Adella – Year 11 Student
Editor’s Note: This insightful essay from Year 11 student Adella deals with pertinent questions surrounding climate change, using geographical and photographic evidence to lay out the changes that the planet has faced, and the need for our modern society to act now in order to prevent a worsening of the situation. Mei (Year 12) – Chief Editor, Humanities Journal
Climate change is increasingly becoming more recognised as a global crisis that threatens not only the natural world, but also our very own survival. Scientists have been attempting to predict when it will be too late to prevent the catastrophic effects of climate change and there have been many possibilities. Some believe that we may have already passed the tipping point, whereas others said in 2018 that it would be in 12 years. Subsequently, in July 2019, the BBC released an article titled: ‘Climate change: 12 years to save the planet? Make that 18 months.’ This leads us to the key question: when is the deadline for climate change?
In September 2018, the Global Commission on the Economy and Climate released a report, which suggested that by 2030, we will pass the point of no return for runaway global warming. This is the effect any warming might have on promoting further warming; causing a global tipping point to be reached at which global warming would become unstoppable thus setting a 12-year deadline. The report warned that we are reaching an unacceptable level and that “[b]y 2030, we will pass the point by which we can keep global average temperature rise to well below 2°C”. It also concluded that exceeding the 1.5°C mark by even half a degree will significantly worsen the risks of floods, droughts, extreme weather and poverty, stressing that action taken in the next few years will be crucial in deciding the fate of our planet. The IPCC’s (Intergovernmental Panel on Climate Change) report mapped out four different ways to achieve the 1.5°C goal by 2030. These plans involved different combinations of land use and technological change, which are said to be affordable and feasible but ambitious. These solutions described reforestation as being essential, as well as the shift to electric transport systems and the adoption of a wider range of new carbon capture technology.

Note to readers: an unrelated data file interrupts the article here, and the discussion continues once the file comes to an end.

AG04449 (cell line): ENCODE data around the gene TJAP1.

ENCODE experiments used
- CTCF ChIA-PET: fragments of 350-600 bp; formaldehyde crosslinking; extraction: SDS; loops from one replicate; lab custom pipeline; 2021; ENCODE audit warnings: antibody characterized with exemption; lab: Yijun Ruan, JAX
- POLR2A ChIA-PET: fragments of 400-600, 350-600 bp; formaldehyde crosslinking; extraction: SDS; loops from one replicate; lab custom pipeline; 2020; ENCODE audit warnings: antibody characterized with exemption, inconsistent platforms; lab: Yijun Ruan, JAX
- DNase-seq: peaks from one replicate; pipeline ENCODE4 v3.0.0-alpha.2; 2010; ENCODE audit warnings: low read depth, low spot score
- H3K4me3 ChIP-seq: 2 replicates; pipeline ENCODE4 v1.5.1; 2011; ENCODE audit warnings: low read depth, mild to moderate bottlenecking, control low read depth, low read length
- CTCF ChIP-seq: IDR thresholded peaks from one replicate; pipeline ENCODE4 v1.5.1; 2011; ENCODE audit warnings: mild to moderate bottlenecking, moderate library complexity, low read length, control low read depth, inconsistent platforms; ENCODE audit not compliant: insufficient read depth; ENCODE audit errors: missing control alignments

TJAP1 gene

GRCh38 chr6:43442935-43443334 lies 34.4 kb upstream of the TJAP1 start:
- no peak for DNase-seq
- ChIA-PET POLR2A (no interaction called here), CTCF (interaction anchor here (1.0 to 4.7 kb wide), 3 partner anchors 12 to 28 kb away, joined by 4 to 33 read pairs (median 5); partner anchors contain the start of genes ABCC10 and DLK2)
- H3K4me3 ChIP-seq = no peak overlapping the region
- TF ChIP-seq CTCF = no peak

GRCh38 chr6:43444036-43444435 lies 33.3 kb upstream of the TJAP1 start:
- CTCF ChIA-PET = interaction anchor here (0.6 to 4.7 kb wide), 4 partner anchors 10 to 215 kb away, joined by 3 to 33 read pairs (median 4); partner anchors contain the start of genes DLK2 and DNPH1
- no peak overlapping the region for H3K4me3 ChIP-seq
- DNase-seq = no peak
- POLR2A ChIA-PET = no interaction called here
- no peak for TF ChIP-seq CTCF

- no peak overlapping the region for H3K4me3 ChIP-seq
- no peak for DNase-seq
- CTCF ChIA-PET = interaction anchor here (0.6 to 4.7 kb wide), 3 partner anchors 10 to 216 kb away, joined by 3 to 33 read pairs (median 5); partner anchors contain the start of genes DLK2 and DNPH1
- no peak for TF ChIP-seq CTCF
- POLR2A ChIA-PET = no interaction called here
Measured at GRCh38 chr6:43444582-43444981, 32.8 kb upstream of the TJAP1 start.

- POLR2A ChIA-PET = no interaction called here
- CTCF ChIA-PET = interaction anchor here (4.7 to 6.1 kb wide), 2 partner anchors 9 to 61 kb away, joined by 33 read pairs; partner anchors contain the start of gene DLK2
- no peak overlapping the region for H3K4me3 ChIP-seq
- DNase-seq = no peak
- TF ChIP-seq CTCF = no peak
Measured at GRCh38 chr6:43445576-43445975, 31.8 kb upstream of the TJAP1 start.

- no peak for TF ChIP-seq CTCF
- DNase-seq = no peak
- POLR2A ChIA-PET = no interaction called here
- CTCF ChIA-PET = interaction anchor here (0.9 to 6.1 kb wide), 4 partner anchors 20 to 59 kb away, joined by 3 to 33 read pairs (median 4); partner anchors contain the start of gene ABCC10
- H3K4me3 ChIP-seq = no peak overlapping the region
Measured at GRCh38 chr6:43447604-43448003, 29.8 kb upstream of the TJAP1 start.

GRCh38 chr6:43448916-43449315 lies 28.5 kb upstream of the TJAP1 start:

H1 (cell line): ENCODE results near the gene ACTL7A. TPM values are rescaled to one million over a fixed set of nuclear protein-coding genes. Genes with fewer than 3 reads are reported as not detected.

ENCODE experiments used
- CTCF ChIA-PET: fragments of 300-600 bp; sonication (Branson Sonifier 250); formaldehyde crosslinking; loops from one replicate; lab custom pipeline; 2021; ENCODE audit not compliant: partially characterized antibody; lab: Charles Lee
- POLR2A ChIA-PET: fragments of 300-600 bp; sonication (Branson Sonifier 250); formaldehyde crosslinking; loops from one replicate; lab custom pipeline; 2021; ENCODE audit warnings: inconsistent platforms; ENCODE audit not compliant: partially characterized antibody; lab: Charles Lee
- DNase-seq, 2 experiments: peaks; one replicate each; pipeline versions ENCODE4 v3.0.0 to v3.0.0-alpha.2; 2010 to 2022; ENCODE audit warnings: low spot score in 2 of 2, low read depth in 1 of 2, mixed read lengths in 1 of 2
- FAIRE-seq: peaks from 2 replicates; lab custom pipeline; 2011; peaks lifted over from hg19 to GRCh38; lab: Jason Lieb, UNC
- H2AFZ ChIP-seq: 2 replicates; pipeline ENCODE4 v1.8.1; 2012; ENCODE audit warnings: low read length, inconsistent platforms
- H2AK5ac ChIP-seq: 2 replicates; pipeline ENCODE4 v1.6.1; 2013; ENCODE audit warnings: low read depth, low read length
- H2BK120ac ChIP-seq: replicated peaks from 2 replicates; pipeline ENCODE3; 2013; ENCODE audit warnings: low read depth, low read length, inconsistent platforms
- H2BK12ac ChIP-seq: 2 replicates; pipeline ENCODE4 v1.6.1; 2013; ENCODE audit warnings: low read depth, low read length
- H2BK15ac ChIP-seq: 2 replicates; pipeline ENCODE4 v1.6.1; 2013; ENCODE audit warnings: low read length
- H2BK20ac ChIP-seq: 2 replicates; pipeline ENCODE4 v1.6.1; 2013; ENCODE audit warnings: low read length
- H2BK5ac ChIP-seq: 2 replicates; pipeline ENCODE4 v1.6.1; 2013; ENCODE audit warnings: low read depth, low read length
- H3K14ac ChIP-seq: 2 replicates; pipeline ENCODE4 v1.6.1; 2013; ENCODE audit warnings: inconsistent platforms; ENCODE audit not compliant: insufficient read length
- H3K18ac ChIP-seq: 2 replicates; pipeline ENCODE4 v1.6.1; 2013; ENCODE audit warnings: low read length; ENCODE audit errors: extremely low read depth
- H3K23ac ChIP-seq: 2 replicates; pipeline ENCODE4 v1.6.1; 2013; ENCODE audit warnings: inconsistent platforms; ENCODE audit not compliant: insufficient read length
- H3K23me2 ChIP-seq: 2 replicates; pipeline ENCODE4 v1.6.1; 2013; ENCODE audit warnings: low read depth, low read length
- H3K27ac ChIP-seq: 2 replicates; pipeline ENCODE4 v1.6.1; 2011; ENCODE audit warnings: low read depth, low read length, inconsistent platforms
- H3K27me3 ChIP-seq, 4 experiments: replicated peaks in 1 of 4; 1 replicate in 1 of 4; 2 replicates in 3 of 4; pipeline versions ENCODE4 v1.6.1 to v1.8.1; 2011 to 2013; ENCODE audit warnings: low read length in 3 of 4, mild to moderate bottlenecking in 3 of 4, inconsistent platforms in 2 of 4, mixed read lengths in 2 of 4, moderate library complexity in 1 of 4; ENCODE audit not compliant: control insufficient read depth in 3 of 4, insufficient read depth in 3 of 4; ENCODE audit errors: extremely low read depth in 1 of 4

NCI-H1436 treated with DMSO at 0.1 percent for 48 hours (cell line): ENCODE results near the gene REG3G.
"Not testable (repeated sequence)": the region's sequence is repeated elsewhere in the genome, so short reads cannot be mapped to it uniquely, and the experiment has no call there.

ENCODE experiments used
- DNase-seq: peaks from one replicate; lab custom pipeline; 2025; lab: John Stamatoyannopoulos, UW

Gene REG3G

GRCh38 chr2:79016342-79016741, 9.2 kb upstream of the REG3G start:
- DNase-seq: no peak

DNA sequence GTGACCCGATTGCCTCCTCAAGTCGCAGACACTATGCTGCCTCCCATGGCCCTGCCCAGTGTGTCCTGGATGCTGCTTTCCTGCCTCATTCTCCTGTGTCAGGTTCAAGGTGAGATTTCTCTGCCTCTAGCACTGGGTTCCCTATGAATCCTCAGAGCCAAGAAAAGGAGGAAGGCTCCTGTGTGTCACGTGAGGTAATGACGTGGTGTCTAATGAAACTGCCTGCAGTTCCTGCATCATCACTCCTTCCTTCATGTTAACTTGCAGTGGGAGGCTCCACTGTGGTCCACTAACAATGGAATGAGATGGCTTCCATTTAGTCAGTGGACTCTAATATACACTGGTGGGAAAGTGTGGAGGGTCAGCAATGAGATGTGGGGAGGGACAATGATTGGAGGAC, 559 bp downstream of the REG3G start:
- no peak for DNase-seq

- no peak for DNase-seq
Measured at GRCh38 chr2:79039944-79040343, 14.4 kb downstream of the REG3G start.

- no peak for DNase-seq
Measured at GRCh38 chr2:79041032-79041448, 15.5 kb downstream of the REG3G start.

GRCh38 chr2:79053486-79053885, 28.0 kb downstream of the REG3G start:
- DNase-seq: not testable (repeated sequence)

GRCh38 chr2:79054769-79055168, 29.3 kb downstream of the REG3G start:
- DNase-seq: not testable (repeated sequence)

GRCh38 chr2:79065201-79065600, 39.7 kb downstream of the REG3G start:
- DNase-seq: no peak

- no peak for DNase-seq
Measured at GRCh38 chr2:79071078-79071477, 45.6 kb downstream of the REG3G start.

However, in 2019, many experts began to think that 2020 was a more accurate deadline. One of the most understated headlines in the IPCC report from 2018 was that ‘global emissions of carbon dioxide must peak by 2020 to keep the planet below 1.5°C.’ At the current rate, we are heading towards 3°C of warming by 2100; double that of the 1.5°C mark that was set. A top climate scientist, Hans Joachim Schellnhuber, a German atmospheric physicist and the founder/director of the Potsdam Climate Institute, has addressed the idea of 2020 as a firm deadline. Back in 2017, he stated that, “[w]hile the world can’t be healed within the next few years, it may be fatally wounded by negligence until 2020.” Schellnhuber is clearly suggesting that severe action must be taken by the end of 2020 to save our planet. Furthermore, at a reception for Commonwealth foreign ministers in July 2019, Prince Charles said, “I am firmly of the view that the next 18 months will decide our ability to keep climate change to survivable levels and to restore nature to the equilibrium we need for our survival”. This concurs with Schellnhuber’s view, supporting the end of 2020 as a crucial deadline for our planet and the survival of humanity as a whole.